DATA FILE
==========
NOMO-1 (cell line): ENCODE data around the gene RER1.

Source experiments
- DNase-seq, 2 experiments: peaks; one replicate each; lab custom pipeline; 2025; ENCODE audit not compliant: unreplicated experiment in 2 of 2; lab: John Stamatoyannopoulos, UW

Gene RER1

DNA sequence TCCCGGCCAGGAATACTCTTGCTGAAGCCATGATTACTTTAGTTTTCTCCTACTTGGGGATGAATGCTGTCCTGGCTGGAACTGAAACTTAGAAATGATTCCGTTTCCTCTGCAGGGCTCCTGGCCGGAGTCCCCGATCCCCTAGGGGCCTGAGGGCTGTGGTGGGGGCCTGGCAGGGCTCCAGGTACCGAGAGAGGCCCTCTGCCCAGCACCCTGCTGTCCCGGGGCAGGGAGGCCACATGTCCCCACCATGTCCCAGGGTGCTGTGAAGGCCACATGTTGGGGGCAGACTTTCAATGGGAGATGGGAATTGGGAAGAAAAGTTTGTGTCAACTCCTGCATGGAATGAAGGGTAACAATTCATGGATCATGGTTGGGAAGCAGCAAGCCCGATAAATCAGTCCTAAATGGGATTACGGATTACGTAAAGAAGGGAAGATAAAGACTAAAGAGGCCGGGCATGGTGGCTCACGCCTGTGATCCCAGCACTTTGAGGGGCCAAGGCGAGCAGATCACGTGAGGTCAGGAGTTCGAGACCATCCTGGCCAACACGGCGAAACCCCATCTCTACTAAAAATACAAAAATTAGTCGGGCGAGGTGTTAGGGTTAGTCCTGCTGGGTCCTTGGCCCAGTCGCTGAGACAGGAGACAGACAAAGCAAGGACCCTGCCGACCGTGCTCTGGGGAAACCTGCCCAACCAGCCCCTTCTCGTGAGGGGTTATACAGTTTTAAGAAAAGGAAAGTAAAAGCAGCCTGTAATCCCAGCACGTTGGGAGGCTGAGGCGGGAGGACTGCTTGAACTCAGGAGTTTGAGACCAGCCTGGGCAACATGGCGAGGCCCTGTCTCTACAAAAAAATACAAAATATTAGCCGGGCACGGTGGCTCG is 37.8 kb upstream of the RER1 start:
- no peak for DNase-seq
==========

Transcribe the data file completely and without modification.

NOMO-1 (cell line): ENCODE data around the gene RER1.

Source experiments
- DNase-seq, 2 experiments: peaks; one replicate each; lab custom pipeline; 2025; ENCODE audit not compliant: unreplicated experiment in 2 of 2; lab: John Stamatoyannopoulos, UW

Gene RER1

DNA sequence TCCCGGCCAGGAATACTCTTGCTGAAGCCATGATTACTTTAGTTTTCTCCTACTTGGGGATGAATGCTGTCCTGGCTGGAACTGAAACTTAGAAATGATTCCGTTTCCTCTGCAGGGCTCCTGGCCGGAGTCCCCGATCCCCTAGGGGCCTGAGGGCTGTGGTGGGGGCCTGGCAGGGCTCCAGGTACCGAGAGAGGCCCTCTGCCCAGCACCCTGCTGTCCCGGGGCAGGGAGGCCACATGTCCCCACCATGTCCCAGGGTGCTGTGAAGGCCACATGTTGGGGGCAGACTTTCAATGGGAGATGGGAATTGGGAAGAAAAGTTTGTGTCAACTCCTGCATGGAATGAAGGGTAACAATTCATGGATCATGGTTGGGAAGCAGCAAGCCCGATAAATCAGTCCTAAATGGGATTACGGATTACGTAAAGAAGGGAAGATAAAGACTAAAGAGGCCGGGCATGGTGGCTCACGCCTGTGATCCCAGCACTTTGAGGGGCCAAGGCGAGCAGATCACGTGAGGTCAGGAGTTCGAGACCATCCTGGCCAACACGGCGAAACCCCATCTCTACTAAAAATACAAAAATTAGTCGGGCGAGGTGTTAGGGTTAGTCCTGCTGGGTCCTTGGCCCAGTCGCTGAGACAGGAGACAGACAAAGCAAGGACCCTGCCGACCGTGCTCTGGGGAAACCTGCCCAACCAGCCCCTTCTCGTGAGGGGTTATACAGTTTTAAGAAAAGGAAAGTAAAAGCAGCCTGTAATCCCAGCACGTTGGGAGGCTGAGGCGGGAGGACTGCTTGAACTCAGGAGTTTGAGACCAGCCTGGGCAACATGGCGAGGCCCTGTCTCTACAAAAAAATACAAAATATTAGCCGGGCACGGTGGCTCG is 37.8 kb upstream of the RER1 start:
- no peak for DNase-seq